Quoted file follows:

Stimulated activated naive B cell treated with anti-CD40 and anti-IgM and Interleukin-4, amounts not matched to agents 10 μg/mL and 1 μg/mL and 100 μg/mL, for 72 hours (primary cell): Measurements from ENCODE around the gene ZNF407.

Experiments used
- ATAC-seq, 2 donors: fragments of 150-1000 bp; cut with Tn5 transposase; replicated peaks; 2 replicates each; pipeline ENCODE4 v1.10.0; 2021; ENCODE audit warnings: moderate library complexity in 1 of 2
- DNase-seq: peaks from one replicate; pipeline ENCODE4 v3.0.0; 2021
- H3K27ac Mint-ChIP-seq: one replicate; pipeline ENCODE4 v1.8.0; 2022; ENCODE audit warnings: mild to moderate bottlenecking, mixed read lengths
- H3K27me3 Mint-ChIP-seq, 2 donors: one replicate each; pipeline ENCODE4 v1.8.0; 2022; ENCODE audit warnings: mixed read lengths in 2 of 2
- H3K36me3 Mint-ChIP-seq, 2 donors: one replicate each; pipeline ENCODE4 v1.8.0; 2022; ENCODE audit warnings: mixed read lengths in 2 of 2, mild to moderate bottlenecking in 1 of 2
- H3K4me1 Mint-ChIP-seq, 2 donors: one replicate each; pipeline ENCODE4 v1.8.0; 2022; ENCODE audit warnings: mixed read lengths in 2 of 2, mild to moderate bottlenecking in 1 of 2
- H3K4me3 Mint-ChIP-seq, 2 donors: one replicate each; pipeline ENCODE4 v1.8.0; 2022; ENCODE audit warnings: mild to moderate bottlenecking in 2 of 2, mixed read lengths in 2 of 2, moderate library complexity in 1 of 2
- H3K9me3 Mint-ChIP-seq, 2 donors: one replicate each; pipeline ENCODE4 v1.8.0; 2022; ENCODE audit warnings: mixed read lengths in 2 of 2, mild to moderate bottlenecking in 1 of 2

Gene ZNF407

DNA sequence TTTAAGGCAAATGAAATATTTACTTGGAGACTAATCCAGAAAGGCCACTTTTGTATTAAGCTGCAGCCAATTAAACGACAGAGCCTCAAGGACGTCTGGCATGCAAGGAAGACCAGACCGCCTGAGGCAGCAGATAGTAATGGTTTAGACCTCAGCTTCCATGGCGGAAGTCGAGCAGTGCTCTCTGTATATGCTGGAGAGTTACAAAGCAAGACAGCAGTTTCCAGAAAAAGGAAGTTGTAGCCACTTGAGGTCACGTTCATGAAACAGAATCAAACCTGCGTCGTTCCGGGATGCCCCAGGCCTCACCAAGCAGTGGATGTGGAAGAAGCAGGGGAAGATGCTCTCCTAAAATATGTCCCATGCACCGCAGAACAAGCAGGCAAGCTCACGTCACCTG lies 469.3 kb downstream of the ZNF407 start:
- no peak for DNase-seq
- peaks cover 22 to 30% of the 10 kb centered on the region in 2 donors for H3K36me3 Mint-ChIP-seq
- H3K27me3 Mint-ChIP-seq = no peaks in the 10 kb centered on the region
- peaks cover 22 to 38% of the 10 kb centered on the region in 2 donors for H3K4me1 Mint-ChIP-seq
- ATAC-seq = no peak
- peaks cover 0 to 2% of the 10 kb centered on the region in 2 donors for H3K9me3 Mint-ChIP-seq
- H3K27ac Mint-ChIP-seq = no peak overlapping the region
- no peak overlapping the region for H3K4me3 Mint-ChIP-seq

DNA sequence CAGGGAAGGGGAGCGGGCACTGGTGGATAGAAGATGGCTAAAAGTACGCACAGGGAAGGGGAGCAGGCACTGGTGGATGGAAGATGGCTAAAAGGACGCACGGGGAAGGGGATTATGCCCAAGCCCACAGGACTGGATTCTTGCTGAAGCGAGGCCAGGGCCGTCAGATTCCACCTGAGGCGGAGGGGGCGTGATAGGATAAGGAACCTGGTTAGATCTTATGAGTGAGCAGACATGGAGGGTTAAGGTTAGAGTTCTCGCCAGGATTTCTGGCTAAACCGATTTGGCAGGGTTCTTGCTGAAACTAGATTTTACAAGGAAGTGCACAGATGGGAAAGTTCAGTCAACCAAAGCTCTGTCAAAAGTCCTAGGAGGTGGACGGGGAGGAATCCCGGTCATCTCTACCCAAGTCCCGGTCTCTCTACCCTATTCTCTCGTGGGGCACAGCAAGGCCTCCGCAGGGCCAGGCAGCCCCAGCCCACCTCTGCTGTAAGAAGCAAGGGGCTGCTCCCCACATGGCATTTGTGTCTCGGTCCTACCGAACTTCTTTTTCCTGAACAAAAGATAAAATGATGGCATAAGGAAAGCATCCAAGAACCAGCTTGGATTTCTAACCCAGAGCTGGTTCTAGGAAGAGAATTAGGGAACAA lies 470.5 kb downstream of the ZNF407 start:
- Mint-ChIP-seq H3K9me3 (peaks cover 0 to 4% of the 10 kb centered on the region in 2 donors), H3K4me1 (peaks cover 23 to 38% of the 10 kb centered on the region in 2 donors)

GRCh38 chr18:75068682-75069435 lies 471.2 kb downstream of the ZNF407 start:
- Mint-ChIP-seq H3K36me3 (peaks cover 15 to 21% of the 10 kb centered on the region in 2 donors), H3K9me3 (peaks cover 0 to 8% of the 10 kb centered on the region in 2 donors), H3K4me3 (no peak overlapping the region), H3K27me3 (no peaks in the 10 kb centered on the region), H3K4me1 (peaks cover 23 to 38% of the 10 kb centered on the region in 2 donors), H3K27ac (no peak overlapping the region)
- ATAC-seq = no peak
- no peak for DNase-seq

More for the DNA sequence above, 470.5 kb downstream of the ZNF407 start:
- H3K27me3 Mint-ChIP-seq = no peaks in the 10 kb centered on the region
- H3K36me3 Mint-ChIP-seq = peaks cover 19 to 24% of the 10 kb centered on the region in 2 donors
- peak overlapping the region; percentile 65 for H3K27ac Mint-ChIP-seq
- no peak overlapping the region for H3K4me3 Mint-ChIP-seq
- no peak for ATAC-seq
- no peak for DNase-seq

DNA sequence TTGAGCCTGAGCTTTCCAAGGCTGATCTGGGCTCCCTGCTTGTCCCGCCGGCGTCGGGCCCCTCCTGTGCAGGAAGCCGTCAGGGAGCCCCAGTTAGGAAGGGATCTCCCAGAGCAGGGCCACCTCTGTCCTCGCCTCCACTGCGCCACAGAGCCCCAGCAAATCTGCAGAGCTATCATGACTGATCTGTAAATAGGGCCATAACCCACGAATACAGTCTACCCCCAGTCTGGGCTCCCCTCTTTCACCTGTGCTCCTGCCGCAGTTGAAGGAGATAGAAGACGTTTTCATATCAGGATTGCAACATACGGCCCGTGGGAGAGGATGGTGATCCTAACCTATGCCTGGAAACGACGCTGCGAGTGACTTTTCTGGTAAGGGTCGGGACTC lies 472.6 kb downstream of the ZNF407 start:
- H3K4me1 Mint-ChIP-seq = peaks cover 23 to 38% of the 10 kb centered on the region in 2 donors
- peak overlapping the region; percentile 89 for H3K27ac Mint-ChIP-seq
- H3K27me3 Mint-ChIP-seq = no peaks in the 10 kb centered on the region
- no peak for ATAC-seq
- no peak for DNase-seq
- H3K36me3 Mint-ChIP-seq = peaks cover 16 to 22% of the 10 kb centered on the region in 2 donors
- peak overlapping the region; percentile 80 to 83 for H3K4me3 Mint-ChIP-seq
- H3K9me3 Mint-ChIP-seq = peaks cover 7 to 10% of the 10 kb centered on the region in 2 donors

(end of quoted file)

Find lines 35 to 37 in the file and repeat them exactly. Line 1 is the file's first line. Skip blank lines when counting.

- H3K4me1 Mint-ChIP-seq = peaks cover 23 to 38% of the 10 kb centered on the region in 2 donors
- peak overlapping the region; percentile 89 for H3K27ac Mint-ChIP-seq
- H3K27me3 Mint-ChIP-seq = no peaks in the 10 kb centered on the region